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Predicting the Future of Additive Fabrication

August 4, 2007

Filed under: additive manufacturing,event,future — Terry Wohlers @ 12:45

There is more than one way to anticipate the future. In the area of additive fabrication, one can study trend lines to gauge the interest in machines, materials, applications, and industries. Another way is to review the most interesting developments among the leading academic researchers from around the world. Not all ideas come from academia, but a respectable share does. I recall Geoff Smith-Moritz, former editor of the Rapid Prototyping Report newsletter, saying that he attended the Solid Freeform Fabrication Symposium in Austin, Texas to gain a sense of what might develop in the future.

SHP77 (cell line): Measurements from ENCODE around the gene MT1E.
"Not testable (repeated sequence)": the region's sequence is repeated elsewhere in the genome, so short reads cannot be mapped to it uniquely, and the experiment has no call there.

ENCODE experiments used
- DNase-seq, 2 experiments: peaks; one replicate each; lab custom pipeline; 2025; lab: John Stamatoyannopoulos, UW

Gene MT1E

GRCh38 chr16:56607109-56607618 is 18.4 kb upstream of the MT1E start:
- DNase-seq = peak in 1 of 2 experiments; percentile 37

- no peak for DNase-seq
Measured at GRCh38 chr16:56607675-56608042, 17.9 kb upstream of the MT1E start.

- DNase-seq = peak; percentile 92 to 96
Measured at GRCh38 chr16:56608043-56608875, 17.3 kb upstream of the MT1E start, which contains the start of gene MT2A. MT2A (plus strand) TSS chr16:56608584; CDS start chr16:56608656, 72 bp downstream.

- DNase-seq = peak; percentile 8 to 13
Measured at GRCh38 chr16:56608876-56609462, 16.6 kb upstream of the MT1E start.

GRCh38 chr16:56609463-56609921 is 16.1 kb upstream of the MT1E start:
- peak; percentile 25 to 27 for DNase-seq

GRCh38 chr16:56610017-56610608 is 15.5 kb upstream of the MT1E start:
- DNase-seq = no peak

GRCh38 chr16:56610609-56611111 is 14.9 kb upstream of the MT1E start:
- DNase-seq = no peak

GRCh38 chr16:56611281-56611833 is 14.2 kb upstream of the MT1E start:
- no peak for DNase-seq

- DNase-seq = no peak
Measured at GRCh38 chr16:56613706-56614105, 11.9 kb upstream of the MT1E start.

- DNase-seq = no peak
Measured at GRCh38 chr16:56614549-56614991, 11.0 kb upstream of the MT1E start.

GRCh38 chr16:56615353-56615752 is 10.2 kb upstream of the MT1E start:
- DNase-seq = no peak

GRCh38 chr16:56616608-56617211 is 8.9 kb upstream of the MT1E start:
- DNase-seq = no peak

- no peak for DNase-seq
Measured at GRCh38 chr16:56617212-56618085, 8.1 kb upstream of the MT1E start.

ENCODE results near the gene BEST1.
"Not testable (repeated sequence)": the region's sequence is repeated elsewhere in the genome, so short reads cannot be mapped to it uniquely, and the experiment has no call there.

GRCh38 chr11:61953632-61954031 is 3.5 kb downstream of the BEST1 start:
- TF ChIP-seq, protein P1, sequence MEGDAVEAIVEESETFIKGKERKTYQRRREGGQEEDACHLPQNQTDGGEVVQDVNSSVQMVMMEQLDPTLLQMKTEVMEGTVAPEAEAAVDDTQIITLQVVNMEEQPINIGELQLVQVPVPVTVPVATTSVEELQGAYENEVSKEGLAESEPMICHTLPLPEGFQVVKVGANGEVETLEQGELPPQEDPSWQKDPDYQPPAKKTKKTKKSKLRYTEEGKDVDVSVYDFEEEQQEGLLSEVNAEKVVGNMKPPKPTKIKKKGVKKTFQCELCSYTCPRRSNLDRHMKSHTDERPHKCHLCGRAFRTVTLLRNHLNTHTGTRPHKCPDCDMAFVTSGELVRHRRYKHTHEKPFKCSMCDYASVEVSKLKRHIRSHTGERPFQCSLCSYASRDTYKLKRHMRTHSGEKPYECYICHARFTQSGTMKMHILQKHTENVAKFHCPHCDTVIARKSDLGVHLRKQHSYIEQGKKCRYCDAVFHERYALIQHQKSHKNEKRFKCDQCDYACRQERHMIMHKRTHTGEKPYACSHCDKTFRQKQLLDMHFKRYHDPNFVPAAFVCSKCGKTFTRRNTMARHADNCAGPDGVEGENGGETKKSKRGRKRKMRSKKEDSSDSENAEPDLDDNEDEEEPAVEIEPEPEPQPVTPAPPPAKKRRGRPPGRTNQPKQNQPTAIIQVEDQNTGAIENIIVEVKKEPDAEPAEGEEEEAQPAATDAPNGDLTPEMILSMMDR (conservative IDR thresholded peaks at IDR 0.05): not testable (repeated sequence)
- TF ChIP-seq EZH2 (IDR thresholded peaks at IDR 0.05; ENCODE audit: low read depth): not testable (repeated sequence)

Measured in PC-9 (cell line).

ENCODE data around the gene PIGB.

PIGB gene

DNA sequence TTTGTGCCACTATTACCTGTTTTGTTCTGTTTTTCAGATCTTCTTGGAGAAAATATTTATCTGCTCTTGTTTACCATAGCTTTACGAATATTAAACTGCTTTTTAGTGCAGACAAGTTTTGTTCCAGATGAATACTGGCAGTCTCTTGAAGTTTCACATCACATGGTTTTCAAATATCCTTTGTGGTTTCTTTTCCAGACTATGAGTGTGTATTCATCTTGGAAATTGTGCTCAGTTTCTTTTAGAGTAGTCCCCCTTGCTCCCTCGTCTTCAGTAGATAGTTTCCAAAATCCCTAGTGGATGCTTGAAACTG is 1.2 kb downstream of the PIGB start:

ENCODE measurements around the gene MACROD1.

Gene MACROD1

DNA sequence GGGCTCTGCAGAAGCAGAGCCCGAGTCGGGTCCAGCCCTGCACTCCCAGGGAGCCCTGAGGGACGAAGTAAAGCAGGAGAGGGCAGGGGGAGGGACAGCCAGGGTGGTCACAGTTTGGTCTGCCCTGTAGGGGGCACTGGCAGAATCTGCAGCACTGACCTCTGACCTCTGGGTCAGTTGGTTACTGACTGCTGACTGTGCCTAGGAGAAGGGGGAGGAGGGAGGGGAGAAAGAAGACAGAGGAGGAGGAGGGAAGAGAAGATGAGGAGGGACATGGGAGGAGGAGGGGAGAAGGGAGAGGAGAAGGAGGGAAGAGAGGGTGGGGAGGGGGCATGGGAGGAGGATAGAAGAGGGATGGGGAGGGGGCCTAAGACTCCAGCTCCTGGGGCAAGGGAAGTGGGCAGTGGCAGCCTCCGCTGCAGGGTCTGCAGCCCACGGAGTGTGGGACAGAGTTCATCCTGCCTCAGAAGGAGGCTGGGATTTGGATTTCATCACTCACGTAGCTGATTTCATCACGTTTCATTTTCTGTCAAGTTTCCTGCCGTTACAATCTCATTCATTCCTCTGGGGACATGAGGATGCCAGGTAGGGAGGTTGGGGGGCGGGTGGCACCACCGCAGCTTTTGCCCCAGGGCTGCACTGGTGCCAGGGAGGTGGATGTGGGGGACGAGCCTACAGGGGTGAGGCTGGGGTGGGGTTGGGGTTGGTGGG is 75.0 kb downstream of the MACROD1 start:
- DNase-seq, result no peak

Geoff was right. When I attended the symposium the first time, I was impressed by the quality and quantity of research that was presented. Many of those in attendance know that a high percentage—maybe 98%—of what is shared will never develop or lead to anything more than a technical paper or thesis. However, if you can locate the 2% that has good potential for developing into something that is commercially viable, the time spent at the conference is unquestionably worthwhile.

The challenge is to recognize the 2% when it’s mixed in with the other 98%. What’s more, no one knows for certain what will lead to a successful product or service. However, if one considers the trends that are underway, and has some insight, it’s not impossible to gain some sense of the future. The symposium, organized each year by the University of Texas at Austin, provides this opportunity like no other. The 18th symposium begins on Monday and I’m hoping that it will provide the quality of research results that it has in the past. If it does, and I expect it will, it will be worth enduring the heat and humidity of Texas in August.